Skewed Figures

The Politics of Energy

The price you pay for energy, whether its solar power, wind power, or coal power isn’t actually what the market would set for that energy. Our government spends billions of dollars each year to support the energy industry and make energy cheaper than it would be on the open market. This gives a skewed sense of what things actually cost. Subsidies, in the form of either tax breaks and/or funding, favor certain energies over others.

According to the Environmental Law Institute, between the years of 2002-2008, the U.S. government directed $72 billion to fossil fuels and only $29 billion to renewable energy. Some could argue they would rather see it switched and there’s no way their political party would allow such a thing. Their elected officials care about the future of the country, the environment, and their overall health. I’m sure most do and I’m also sure that money and power can change people’s agendas.

In the election cycle of 2008, the top 2 recipients of donations from the American Coalition for Clean Coal Electricity (ACCCE) were Sen. John McCain a republican, and Sen. Barack Obama, a democrat. ACCCE is a group of 48 mining, rail, manufacturing, and power generating companies with an annual budget of $45 million. Lobbyists work hard in Washington to support elected officials that will drive laws and regulations in their favor. Subsidies that promote certain energies over others are an example of how politics and energy are closely related.

Coal and Politics

Politics play a big role in the coal industry and vice versa. One feeds the other and self sustains. Kentucky, which is the third top coal producing state in the U.S. (Wyoming is #1 and West Virginia is #2) is deeply rooted in that perpetual cycle. Regardless of where a candidate may stand on the use of coal and its environmental impacts, that candidate usually won’t buck the system.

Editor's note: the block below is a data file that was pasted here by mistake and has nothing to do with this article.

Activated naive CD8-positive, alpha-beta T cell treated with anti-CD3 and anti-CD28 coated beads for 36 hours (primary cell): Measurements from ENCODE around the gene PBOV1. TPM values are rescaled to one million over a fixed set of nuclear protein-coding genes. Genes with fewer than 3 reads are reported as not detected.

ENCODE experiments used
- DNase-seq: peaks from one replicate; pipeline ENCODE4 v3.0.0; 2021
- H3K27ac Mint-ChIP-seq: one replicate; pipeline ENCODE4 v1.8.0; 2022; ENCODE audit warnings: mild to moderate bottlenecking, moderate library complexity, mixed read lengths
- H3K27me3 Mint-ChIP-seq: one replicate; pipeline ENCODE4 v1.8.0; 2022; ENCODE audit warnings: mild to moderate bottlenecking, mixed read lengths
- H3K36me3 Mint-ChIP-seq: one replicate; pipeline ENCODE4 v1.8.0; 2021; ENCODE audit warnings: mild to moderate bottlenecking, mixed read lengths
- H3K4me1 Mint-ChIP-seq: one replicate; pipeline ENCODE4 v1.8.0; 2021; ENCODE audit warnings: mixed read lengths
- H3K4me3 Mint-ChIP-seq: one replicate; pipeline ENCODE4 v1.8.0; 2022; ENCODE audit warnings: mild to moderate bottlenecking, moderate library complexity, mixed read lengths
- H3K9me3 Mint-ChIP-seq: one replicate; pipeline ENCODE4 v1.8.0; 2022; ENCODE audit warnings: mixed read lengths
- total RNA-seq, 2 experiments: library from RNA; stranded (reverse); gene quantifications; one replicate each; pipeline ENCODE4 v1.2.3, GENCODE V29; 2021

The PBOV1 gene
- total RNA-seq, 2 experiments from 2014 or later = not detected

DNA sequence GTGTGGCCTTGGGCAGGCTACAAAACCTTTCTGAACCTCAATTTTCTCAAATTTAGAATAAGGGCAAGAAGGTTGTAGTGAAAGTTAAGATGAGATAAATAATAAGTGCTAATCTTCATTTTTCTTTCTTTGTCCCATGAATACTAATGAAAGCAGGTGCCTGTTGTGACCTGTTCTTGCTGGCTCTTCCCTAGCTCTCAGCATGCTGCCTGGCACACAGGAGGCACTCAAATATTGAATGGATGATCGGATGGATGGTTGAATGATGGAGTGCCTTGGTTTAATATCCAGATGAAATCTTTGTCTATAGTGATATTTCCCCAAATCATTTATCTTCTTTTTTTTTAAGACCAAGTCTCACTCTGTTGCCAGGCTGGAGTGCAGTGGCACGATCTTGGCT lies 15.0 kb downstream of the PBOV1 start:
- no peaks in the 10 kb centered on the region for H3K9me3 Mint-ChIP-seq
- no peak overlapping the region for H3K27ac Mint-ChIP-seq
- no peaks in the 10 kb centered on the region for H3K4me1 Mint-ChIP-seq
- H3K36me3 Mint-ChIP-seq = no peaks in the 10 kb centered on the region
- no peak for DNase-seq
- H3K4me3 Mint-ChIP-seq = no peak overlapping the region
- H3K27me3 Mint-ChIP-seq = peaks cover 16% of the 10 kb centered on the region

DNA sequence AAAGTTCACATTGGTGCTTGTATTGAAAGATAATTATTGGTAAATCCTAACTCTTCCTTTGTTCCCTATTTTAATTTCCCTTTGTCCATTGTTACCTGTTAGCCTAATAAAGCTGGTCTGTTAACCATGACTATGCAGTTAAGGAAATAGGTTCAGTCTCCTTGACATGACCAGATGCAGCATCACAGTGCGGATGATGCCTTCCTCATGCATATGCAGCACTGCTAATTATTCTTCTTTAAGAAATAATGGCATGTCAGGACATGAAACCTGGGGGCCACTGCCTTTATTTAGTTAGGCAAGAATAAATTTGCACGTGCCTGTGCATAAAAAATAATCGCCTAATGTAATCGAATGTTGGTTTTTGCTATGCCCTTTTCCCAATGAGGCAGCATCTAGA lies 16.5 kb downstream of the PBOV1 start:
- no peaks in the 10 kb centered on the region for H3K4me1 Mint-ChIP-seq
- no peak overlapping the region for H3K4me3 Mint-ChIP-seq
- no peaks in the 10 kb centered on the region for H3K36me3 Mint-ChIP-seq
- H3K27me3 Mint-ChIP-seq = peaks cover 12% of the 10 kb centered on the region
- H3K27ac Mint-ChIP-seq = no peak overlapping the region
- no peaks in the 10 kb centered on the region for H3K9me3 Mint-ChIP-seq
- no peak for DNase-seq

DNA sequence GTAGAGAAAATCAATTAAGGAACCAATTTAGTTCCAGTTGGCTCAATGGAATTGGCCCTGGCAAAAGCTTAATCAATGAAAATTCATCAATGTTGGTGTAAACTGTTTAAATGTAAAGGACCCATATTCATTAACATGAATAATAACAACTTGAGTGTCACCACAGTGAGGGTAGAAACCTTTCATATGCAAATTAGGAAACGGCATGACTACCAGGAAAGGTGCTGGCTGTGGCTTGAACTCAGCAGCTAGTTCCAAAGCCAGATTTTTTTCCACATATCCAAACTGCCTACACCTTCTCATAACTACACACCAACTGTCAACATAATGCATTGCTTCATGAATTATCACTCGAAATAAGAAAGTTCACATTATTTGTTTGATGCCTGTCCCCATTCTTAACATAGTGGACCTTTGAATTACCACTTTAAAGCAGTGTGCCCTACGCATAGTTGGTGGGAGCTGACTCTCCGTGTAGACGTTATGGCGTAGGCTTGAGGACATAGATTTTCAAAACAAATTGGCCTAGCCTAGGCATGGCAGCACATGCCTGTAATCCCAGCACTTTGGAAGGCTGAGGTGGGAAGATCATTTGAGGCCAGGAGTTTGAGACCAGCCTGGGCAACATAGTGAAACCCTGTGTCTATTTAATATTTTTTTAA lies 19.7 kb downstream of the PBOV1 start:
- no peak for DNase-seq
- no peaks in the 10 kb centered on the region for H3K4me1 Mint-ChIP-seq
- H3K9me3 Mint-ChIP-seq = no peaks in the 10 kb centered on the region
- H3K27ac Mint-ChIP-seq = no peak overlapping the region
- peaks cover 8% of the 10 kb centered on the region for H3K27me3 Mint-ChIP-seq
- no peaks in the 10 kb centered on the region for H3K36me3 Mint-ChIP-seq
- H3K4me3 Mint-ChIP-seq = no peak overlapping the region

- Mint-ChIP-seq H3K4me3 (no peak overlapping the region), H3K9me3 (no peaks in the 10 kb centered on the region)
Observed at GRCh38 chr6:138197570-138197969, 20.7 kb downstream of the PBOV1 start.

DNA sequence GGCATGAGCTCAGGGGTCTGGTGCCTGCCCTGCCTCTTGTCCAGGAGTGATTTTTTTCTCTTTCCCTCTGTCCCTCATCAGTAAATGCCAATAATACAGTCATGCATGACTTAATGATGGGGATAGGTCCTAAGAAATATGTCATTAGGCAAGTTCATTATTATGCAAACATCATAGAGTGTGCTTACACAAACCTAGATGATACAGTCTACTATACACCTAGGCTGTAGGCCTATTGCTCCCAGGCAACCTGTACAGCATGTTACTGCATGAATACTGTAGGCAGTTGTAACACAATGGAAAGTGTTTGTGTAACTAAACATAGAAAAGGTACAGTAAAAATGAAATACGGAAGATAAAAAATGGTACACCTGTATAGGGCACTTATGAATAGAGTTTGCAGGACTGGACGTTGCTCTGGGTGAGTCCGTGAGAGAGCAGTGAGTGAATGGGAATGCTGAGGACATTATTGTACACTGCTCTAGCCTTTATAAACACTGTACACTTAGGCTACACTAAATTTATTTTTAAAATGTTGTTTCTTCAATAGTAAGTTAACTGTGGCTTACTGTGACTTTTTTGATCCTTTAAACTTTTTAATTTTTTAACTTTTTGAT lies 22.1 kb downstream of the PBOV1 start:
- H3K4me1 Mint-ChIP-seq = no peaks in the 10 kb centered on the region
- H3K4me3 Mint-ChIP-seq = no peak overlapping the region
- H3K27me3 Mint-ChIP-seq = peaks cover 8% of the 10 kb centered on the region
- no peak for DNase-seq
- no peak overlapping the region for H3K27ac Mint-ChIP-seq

Currently in Kentucky, there are a lot of elections underway. One of the biggest campaigns is for the 2014 United States Senate election. Republican incumbent Mitch McConnell, the Senate Minority Leader, is running for re-election to a sixth term. One of the biggest challengers for his seat is Alison Lundergan Grimes, a democrat who is the current Secretary of State. Both candidates have taken a strong stand on coal and support extensive use of coal as the coal industry makes up a significant part of Kentucky’s economy.

From Small Town to Capitol Hill

From small towns all the way to Capitol Hill, coal and politics walk hand in hand. Coal not only supports Kentucky’s economy, it is a major contributor to the U.S. economy and beyond. In 2012, Coal was used for roughly 37% of the 4 trillion kilowatt hours generated for electricity in the United States. For perspective, only 12% was used for renewable energy. As long as coal is the driving force in the economies of states, regions, and countries, it will continue to be a major player in U.S. and global politics.

“Estimating U.S. Government Subsidies to Energy Sources:2002-2008.” Environmental Law Institute, 2009. 13 Apr 2014

http://www.eli.org/research-report/estimating-us-government-subsidies-energy-sources-2002-2008

“The Clean Coal Lobbying Blitz.” The Center for Public Integrity, 2011. 14 Apr 2014

http://www.publicintegrity.org/2009/04/21/2885/‘clean-coal’-lobbying-blitz

“Fossil Fuels Generate Most U.S. Electricity.” U.S. Energy Information Administration, n.d. 14 Apr 2014

http://www.eia.gov/energyexplained/index.cfm?page=electricity_in_the_united_states

“Where We Get Coal.” U.S. Energy Information Admisitration, n.d. 13 Apr 2014

http://www.eia.gov/energyexplained/index.cfm?page=coal_where

 

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